Gardening can sometimes be confusing, especially nowadays that we have so many online resources, tips, and tricks to go through. These resources can often confuse us because they contradict each other, which leaves us helpless regarding what to do with our plants. One of the most talked-about topics in the world of gardening is coffee grounds. They're a pretty cheap tool and therefore liked by many, but are they really good for your plants?
In today's post, we'll teach you everything you need to know about the usage of coffee grounds in the world of gardening. Let's start with the basics and then focus more on the advice and the tricks. Did you know that using coffee grounds can ruin your progress if you don't educate yourself? Without further ado, let's jump into the topic.
What are coffee grounds?
When you brew coffee, the residue remaining can be used for many different things. In movies, you might see a fortune teller use coffee grounds for predictions! Used coffee grounds can also be beneficial for your plants, which is why many people take this fertilizing method a step further - they brew coffee specifically for this occasion instead of just using the waste they have after they drink coffee.
The fresher, the better - you might want to include this fertilization method in your daily routine. However, not before you read the rest of our advice - it's important to do this properly in order not to hurt your plants.
Why do we use coffee grounds while gardening?
Coffee is used for composting, but it can also be used as a mulch. A mulch is essentially an additional layer of protection that you add on top of the pre-existing soil. This layer protects the soil by helping it keep its natural moisture, reducing weed growth, and improving the fertility of the soil.
People love to drink coffee, and the health benefits of the same have been discussed before - as long as you don't make it with a bunch of sugar and creamer, you should be good to go. The same goes for the plants - proper, black coffee residue can be great for the plant's health.
Coffee grounds contain a lot of potassium (up to twelve grams per kilo), magnesium, and phosphorus (about two grams per kilo both). The greatest advantage of coffee grounds is that they release nitrogen into the soil in a progressive manner. Plants that thrive on acidic soil might benefit from this the most. Many gardeners have noticed that blueberries and various other berries seem to be positively impacted by this method of fertilization.
There is also a theory that the caffeine found in this mulch acts as a repellent - snails, slugs, and other pests seem to be negatively impacted by this, and they tend to avoid it. Worms, however, love this fertilizer - if you're a vermicomposting fan, you might want to look into this topic.
Can I use coffee grounds on roses?
So, what about roses? Are roses one of those plants that cannot be fertilized with coffee grounds? Well, you can exhale in relief - coffee grounds are definitely compatible with roses. The nitrogen works well for them, but you need to educate yourself before deciding to do this, as there are negative consequences such as nitrogen burns.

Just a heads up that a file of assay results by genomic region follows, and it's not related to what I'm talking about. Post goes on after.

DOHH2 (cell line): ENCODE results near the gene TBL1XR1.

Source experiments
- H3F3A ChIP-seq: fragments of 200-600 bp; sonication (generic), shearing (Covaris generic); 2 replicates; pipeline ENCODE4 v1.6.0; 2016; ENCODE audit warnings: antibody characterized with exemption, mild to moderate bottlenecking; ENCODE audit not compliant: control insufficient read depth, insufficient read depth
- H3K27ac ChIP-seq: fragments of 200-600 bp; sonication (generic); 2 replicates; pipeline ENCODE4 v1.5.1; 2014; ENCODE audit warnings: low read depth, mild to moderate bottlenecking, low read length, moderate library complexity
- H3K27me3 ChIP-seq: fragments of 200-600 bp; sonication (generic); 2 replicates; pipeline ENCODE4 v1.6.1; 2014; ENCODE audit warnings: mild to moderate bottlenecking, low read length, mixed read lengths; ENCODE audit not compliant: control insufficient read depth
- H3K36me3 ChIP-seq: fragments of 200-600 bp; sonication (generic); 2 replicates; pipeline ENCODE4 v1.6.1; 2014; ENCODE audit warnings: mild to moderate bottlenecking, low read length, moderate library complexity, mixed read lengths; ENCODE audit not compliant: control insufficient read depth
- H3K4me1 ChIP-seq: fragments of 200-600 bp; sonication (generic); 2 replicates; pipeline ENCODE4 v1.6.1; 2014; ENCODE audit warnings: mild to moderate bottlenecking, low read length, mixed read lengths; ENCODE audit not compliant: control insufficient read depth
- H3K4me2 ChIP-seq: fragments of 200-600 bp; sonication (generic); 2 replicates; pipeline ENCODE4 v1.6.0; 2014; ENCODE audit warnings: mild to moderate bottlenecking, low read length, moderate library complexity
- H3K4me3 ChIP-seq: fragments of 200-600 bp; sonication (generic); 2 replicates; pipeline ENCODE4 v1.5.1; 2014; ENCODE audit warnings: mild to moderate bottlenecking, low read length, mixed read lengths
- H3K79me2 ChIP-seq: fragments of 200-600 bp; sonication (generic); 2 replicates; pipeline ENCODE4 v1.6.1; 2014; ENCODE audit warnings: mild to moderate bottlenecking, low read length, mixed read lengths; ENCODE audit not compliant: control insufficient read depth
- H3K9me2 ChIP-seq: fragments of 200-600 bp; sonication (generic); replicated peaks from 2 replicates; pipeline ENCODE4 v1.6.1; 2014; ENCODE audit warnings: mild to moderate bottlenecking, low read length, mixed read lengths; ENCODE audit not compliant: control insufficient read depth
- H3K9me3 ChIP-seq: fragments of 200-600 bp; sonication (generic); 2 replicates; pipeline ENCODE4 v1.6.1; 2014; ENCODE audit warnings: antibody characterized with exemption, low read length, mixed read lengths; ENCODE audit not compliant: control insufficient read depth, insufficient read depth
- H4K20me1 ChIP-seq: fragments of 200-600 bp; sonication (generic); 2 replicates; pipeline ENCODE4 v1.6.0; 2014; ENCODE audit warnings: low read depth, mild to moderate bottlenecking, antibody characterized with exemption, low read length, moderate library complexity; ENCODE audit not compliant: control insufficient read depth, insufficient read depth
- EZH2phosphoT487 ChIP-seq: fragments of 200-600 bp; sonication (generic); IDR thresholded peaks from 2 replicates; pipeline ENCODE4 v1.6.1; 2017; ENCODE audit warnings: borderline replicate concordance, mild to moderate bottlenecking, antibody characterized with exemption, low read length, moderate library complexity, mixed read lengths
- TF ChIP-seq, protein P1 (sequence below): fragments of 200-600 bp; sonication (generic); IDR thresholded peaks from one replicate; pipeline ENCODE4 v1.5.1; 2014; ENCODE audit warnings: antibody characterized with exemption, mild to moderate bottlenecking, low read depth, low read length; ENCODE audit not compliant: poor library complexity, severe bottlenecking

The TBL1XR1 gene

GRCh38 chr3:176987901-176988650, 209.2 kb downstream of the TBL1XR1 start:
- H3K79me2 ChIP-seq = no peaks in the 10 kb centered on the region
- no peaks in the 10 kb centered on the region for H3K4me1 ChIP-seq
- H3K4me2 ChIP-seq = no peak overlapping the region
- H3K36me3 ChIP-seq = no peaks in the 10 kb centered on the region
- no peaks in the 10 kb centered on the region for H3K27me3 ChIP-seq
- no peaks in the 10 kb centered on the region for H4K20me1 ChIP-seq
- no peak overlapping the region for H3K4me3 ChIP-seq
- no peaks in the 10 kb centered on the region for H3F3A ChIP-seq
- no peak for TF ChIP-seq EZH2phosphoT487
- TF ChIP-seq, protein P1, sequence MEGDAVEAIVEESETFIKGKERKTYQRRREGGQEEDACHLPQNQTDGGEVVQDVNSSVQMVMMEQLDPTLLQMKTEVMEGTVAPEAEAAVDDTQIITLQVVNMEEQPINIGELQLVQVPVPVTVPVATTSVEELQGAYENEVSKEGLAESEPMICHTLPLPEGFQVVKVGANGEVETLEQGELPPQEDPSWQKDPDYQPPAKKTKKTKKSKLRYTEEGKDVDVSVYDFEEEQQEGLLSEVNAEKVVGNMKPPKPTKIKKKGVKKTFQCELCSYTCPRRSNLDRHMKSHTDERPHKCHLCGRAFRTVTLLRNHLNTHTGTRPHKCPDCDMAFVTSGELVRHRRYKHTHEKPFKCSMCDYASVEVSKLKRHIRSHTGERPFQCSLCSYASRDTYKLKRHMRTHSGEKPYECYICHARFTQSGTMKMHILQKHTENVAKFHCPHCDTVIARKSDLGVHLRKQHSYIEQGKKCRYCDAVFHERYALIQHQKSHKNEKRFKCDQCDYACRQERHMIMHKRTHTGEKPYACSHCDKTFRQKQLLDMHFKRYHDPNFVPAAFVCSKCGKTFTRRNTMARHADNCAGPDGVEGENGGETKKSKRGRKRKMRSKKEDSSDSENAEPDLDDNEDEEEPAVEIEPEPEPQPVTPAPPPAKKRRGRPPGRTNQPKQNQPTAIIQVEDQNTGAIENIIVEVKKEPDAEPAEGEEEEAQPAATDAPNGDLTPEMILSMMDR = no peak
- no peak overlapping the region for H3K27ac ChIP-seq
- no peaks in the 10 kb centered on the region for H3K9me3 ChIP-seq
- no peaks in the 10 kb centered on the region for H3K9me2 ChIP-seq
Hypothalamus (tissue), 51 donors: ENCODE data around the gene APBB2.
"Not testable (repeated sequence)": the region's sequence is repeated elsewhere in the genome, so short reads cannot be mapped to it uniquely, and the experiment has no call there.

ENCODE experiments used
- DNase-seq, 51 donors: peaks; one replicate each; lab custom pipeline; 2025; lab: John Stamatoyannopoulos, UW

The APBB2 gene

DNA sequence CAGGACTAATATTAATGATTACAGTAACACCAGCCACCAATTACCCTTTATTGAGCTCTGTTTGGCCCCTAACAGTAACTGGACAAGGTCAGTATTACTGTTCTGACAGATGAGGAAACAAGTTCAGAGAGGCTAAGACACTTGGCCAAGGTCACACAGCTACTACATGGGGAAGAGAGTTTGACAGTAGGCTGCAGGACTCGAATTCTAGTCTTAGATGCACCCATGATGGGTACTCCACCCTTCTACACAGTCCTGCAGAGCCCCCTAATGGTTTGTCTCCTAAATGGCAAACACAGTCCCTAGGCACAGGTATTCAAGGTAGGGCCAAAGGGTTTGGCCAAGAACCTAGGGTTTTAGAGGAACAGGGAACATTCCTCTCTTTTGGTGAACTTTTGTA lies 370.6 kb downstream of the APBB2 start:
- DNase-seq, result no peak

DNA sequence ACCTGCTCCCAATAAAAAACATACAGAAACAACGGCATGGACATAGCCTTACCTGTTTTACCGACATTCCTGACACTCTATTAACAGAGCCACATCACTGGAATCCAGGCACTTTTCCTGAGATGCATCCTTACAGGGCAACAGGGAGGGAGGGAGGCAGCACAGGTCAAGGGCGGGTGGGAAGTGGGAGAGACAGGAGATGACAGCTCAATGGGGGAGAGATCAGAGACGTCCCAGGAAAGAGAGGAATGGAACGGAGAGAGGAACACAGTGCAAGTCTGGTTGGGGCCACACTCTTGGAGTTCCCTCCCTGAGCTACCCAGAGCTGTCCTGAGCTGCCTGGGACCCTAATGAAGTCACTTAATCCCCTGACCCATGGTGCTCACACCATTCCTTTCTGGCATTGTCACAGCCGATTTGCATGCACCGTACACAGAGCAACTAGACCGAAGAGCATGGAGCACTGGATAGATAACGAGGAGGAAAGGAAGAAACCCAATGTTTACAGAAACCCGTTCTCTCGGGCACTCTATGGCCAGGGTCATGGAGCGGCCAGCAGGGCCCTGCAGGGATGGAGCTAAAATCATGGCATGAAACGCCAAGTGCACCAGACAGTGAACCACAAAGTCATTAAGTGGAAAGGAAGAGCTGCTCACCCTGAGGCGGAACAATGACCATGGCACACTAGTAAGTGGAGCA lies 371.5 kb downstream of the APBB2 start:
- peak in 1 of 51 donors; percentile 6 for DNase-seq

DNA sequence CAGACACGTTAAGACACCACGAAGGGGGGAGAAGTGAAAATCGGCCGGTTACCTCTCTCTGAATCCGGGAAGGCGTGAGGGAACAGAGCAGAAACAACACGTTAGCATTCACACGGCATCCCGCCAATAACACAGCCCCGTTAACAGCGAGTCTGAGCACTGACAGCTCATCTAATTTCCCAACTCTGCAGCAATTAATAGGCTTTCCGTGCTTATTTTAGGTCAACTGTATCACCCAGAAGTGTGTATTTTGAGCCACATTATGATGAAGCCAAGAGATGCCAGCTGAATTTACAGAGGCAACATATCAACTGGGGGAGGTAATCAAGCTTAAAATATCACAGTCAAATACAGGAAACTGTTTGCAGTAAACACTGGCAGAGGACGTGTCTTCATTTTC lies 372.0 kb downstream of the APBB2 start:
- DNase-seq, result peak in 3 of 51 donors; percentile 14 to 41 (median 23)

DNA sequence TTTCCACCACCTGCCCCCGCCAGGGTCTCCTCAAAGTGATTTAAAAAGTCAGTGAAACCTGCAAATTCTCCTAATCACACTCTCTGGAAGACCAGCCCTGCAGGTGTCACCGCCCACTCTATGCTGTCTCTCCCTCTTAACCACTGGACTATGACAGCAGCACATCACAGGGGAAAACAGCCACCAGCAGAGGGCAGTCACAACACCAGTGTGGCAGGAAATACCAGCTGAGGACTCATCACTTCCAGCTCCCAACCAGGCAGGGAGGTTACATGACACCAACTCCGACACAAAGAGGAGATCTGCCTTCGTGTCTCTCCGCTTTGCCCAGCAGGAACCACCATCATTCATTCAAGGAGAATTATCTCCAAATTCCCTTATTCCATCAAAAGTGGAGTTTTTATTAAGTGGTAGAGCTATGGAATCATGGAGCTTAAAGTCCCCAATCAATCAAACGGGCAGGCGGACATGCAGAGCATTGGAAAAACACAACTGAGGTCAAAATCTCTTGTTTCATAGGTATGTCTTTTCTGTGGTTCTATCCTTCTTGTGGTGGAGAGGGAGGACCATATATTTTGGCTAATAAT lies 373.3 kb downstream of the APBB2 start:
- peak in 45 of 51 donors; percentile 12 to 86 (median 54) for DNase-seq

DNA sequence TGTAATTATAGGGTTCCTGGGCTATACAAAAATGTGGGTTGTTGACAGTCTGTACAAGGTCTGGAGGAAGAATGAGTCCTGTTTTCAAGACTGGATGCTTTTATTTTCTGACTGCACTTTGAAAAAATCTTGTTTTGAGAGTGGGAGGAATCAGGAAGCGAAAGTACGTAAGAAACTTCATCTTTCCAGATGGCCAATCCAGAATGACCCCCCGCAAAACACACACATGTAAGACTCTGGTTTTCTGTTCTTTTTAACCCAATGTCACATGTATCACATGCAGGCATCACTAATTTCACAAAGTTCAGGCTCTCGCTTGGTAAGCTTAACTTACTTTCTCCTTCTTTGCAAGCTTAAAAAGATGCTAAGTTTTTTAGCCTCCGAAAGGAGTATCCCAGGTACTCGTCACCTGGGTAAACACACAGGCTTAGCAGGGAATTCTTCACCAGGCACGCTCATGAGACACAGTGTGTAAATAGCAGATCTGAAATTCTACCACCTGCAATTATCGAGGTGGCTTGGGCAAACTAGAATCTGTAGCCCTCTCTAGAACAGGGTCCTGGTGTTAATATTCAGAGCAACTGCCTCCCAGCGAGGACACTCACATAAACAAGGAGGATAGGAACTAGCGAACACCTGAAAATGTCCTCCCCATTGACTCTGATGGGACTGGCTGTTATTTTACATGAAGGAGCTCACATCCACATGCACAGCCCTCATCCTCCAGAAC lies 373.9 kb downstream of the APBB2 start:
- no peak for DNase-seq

So, yes, you can, but you need to dilute it and properly care for the roses in the meantime. They need to be strong and healthy in order to use all the benefits the coffee provides properly.
The use of coffee grounds is most popular in the spring, as this is the start of the growing season, and it helps with essential minerals by preparing the soil for any additional planting later on. We'll talk about timing later on as well.
How do I use coffee grounds properly?
It's always useful to dilute the coffee grounds, and you should use about one cup of grounds in a gallon of water, which is about 250 grams of material to 4 liters of water. Mixing the two will help when it comes to distributing the grounds and preventing any burns.
Alternatively, you can sprinkle around the 250 grams of material around each plant and then water everything with about one to two gallons of water. This is a little bit riskier, as there could remain a portion of the materials that haven't been watered and mixed into the soil, making it quite ineffective.
You could also add the coffee grounds to the organic mulch you're preparing for your soil. You can distribute this mulch around the plants at a few inches of depth, and the rain will mix it up.
April and May are the best months for rose fertilization, as the roses emerge and open their leaves. Many people apply coffee grounds during later August, and this is not a good idea - you'll waste the material, the rose will possibly turn black, and you'll have to remove the damaged portion.
Tips and tricks
Add banana peels to the mix - you can soak them in water to create vitamin-enriched watering material. You can also cut the peels and add them to the compost. It's up to you.
A great trick you can also use is the idea of putting coffee grounds in the little hole you make when you're planting acid-loving plants. For roses, this isn't needed, but it can be great for various berries.
You can also use pre-made mixes and just add the coffee grounds to that, but it's more beneficial to do the other methods.
Rose bushes can definitely benefit from the coffee grounds - just make sure that you use water with added coffee grounds or sprinkle smaller quantities. You could definitely damage the plants by overdoing this, so make sure to start in April or May and have some moderation. Give the plant some time to breathe, and you'll notice changes in growth.